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Lehigh Prison Project

An advocate for criminal justice week in the Lehigh Valley, Tori Campbell carves out two hours a week to tutor inmates at the Northampton County Prison who come from low-income, abusive or unsupportive environments.

Northampton County Prison. (Morning Call)

University chaplain Lloyd Steffen pioneered the Lehigh Prison Project in 2008 which began as a community service learning course.

At the time, Steffen was teaching the first community service learning course set up at Lehigh as a service learning course. Initially, organizers coordinated community engagement efforts with Fountain Hill and Donegan Elementary Schools, St. Lukes, which delivered medical supplies to low-income households on the Southside, and a tutoring program with Northampton County Prison in Easton.

The course ended in 2008, but the faculty and staff had developed strong relationships with staff members at the prison and Lehigh students who participated in the tutoring program thoroughly enjoyed their experience, according to Steffen. As a result, he converted the fledgling tutoring program into the Lehigh Prison Project.

“The students that participated in the tutoring program at the prison really had a great time. About a third of the class volunteered so there was roughly 8 to 10 students,” Steffen said.

Since 2008, he says the Lehigh Prison Project has sent 20-25 students each semester to volunteer in a tutoring program at the Northampton County Prison.

“There is a healthy mix of first-time volunteers and veterans, but many of the students who choose to volunteer, do so for multiple semesters,” Steffen said.

The project is always recruiting new people to contribute and students who desire to volunteer must attend a mandatory informational session and bring a government issued photo ID.

According to the Lehigh Prison Project information on the Dialogue Center website, the program asks students to commit 90 minutes to 2 hours a week tutoring inmates at the Northampton County Prison in Easton, who are preparing for the high school equivalency exam or GED. However, there are college level courses offered through Northampton Community College at the prison.

Students who volunteer in the program engage in traditional one-on-one tutoring with the inmate they are assigned to. Tori Campbell, ‘20, is a tutor at the Northampton County Prison. She volunteers one to two hours once a week to assist inmates in learning algebra, reading comprehension and science skills to obtain their GED. In addition to these subjects, she helps some inmates learn functional reading skills along with other basic topics.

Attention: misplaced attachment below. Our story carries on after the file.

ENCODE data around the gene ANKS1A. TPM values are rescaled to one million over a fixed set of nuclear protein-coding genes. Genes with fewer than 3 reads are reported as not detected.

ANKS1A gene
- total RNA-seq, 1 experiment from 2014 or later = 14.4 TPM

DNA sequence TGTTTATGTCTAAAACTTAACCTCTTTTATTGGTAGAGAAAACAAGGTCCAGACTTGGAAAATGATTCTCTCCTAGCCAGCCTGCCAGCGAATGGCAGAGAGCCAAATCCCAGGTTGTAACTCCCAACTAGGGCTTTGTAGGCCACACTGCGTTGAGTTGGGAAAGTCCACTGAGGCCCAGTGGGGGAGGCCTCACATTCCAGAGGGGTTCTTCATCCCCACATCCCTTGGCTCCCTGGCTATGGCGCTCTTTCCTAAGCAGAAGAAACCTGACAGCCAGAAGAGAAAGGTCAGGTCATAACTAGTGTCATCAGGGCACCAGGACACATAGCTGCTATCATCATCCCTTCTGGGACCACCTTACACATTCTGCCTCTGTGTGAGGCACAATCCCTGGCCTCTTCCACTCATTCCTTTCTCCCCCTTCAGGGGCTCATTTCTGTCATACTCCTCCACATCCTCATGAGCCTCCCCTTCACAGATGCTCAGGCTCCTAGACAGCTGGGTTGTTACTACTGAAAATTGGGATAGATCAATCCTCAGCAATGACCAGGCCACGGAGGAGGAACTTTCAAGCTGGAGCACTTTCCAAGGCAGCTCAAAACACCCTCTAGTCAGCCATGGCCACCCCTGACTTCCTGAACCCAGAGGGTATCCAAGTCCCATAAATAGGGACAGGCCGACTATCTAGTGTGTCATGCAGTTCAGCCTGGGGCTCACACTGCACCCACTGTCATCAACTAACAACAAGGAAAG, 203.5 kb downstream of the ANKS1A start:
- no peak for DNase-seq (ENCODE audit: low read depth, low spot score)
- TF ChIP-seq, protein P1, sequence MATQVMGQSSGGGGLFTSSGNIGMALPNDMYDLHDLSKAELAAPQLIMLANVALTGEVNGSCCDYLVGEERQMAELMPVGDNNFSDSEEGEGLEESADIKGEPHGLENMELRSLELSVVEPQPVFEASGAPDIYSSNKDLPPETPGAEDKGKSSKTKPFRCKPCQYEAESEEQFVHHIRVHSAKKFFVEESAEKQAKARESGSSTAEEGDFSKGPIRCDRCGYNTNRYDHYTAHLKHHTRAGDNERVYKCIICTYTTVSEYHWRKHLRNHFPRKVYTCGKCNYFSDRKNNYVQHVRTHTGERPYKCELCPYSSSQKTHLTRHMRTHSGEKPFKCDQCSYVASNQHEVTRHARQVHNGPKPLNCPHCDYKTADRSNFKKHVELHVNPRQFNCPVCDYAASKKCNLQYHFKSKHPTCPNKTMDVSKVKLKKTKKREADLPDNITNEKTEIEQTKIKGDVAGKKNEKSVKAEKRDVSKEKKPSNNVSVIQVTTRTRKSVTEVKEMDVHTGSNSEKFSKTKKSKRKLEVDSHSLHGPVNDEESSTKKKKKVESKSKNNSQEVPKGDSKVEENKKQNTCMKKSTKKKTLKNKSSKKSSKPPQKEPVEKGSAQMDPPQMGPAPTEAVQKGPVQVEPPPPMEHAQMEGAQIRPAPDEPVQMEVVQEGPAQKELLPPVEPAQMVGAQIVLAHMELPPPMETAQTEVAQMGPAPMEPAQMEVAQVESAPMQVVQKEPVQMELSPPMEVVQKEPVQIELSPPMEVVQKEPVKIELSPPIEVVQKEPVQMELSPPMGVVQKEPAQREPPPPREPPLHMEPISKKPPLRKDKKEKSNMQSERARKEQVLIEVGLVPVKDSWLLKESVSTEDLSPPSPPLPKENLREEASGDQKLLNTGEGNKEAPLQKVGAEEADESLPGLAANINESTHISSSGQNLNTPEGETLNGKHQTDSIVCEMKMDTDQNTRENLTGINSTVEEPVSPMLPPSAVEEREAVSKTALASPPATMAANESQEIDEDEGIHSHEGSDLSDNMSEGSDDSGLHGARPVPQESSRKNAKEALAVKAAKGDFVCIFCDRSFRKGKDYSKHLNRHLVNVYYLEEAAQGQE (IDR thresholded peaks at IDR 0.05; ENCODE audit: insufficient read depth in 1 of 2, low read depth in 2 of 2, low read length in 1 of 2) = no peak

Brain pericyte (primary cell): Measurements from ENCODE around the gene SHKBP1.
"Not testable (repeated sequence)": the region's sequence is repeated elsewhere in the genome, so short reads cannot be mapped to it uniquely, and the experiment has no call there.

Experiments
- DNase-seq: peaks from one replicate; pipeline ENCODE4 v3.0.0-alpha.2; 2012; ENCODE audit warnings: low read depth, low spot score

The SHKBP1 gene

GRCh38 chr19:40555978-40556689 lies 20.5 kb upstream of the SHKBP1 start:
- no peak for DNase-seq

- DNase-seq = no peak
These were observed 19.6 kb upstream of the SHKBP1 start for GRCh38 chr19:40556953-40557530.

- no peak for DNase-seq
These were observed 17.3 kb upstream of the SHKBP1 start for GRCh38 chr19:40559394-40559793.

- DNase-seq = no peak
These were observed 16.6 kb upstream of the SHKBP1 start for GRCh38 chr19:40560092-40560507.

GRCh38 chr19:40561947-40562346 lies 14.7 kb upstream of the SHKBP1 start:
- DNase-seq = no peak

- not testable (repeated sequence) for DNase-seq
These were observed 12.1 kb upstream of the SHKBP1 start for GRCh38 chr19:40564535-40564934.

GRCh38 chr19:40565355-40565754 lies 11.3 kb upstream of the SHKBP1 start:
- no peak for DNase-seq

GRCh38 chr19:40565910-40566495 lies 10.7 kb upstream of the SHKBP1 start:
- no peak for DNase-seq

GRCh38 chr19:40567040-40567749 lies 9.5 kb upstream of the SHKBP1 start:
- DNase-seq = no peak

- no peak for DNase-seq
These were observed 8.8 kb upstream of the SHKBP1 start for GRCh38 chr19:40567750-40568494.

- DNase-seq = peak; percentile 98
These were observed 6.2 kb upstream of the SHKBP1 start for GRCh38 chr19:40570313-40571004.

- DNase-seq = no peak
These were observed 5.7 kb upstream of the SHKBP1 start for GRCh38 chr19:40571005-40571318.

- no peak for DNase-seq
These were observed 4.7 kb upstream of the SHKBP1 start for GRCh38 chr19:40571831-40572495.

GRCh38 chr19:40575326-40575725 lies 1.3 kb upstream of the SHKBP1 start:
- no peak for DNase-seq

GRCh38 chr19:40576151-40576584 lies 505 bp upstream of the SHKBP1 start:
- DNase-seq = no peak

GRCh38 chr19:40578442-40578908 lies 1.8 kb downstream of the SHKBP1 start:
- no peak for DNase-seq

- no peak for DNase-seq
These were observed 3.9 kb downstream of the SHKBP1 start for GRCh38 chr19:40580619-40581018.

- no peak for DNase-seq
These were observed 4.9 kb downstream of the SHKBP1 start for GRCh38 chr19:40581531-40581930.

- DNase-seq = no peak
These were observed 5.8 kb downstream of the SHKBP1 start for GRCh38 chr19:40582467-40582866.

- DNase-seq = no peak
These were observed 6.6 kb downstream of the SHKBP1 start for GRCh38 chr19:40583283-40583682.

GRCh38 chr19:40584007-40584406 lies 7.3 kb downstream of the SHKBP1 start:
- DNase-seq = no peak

“I have always had a curiosity about inmates. I wondered how they thought, why they made the decisions they did, if they differ from people I know or if they are the same but seriously stigmatized,” Campbell said.

Campbell believes that educating prisoners benefits society as a whole because the entire community benefits from the empowerment of disenfranchised people.

“Why leave someone worse off coming out of the oppressive, incarcerative setting when we can help them build productive skill sets during their incarceration for when they leave?” Campbell said.

Adele Hancock, ‘21, is another volunteer in the Lehigh Prison Project. She believes that the program has changed her perspective on inmates by giving her a better sense of who ends up in prison and why.

“We aren’t working with ‘the worst of the worst’,” Hancock said. “For the most part we are working with people who made a mistake they couldn’t afford to fix, and had to go to prison as a consequence.”

Lehigh County Director of Corrections Janine Donate declares that a jail is not merely a building to hold inmates charged or convicted of a crime.

“We have a commitment to those incarcerated, their families and children, and the community at large to provide the tools and resources that give them a chance,” Donate said. “A chance to be in a better position for success than when they were admitted.”

There are no strict requirements for a student who wants to tutor, they just have to submit some paperwork through Dr. Steffen’s office. Hancock definitely wants to get more students involved in the program in 2019.

“There are some days where we can be spread thin, and I’d love to see more people participating and helping,” Hancock said.

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